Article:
Doc: Surgery complicated by post-op pain management
Dear Dr. Roach: I am a 78-year-old with severe back pain due to compression of the nerve. My activities of daily life are more and more limited, and my quality of life is suffering. I am told I need a back operation, and I agree that it is necessary. However, when I consult with the anesthesiologist or pain management doctor about post-operative pain management, I always get vague and unsatisfactory answers. You see, I am highly intolerant of opiates. I get violently ill, feel like my body and brain are turned inside out, perspire profusely and vomit until I feel as if my stomach is coming out of my mouth.
Besides my back, I’ve no other health problems. What I can take for pain after a back operation other than opiates? Whom should I consult with to have my problem taken seriously?
Dear F.W.: Because opiates are such a problem for many people (due to intolerance, like yours, or a past history of abuse), there is increasing interest and expertise with performing surgery and treating post-operative pain entirely without them. Instead, pain is controlled with a combination of several treatments: non-opiate pain relievers, including anti-inflammatories and Tylenol; topical and regional anesthetics to block nerve fibers; and non-pharmacologic treatments, including massage and meditation.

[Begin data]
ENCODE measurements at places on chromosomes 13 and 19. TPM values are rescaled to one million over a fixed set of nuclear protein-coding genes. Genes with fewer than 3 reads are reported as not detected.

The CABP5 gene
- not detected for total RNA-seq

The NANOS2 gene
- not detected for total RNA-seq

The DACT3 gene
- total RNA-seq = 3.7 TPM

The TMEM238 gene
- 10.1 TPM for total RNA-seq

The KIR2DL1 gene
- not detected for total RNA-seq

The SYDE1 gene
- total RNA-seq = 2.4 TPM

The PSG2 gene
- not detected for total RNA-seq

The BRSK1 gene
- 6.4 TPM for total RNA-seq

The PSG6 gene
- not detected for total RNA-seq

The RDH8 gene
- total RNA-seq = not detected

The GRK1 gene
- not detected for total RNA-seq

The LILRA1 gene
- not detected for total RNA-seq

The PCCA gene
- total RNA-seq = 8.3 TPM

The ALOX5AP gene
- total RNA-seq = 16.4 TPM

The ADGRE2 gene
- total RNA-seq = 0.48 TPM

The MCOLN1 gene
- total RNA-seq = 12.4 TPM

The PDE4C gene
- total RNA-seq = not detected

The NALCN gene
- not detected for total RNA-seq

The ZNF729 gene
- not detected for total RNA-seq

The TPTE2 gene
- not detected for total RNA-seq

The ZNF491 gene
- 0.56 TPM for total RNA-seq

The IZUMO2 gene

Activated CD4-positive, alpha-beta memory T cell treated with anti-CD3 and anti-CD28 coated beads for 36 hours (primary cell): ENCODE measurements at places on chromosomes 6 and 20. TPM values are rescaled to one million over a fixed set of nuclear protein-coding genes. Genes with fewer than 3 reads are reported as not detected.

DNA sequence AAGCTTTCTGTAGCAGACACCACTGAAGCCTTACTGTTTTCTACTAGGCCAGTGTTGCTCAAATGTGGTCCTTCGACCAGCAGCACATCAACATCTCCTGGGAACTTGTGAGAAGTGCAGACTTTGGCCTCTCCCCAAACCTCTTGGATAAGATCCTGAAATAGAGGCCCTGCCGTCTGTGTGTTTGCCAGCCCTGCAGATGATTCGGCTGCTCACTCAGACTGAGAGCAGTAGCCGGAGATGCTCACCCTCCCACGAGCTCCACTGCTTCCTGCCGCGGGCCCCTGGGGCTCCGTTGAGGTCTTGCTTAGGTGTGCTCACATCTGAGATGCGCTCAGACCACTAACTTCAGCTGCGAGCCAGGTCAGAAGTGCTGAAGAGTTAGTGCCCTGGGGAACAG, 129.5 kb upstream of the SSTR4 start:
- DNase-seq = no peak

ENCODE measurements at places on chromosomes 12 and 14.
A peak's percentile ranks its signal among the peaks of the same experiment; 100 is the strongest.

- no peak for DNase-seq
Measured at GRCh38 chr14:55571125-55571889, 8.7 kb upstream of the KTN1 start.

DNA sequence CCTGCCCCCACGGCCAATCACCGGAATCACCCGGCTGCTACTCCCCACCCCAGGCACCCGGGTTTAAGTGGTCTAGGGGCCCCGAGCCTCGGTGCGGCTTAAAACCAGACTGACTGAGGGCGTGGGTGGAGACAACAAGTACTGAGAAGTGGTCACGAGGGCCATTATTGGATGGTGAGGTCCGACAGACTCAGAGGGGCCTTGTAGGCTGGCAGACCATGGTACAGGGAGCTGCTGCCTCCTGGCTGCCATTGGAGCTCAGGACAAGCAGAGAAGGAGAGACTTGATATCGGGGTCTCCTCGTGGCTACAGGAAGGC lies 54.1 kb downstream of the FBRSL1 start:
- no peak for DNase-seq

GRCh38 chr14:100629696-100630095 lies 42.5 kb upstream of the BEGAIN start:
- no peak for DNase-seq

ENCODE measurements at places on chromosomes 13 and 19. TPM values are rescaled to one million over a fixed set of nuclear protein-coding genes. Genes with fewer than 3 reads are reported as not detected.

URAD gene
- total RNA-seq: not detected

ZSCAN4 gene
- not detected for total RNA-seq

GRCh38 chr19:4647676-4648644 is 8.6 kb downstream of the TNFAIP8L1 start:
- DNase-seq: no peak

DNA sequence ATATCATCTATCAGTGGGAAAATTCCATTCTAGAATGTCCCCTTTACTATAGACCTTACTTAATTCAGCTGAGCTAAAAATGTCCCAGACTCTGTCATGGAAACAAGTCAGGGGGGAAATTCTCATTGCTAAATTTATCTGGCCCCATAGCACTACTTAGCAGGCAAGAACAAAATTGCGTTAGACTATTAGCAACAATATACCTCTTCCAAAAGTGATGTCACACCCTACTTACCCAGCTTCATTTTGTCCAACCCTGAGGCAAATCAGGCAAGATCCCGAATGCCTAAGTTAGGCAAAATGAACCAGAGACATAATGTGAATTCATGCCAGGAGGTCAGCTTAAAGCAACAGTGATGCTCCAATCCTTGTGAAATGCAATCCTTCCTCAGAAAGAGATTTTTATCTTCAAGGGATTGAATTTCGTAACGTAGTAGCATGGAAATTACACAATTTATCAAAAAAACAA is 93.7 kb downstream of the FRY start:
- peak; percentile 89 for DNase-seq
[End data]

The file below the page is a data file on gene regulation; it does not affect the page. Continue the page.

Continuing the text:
I spoke with an expert in the field, who noted that for back surgery in particular, it is difficult to avoid opiates entirely, but that you could work toward minimizing the amount that you take. You would need a pain specialist who really understands your concerns, which it doesn’t sound like has been the case until now.
I can’t say that this will be easy to find, and it may require you to travel. I do know of several hospitals that have expertise in this area, including Virginia Mason in Seattle and Hospital for Special Surgery in New York City.
I should note that your back pain hopefully will be better after successful decompression of the nerve. It’s getting through the first few days to weeks after surgery that will require expertise and planning.
Dear Dr. Roach: Is it true that surgery for bunion removal has advanced very little?
Dear R.E.: No, not really. There have been over 150 surgical procedures published for treatment of bunion deformity, which is a deformity of the great toe on the metatarsal bone of the foot, where the toe points inward toward the second toe. The rates of patient satisfaction with surgery generally have improved over the years, with current rates between 50 and 90 percent satisfied. I send only patients with moderate to severe symptoms despite these treatments for consideration of surgery. A foot specialist who is expert in performing surgery is of the highest importance.
The average time to return to work after surgery is six weeks, but that’s what it takes for the bone to heal.
Email questions to ToYourGoodHealth@med.cornell.edu.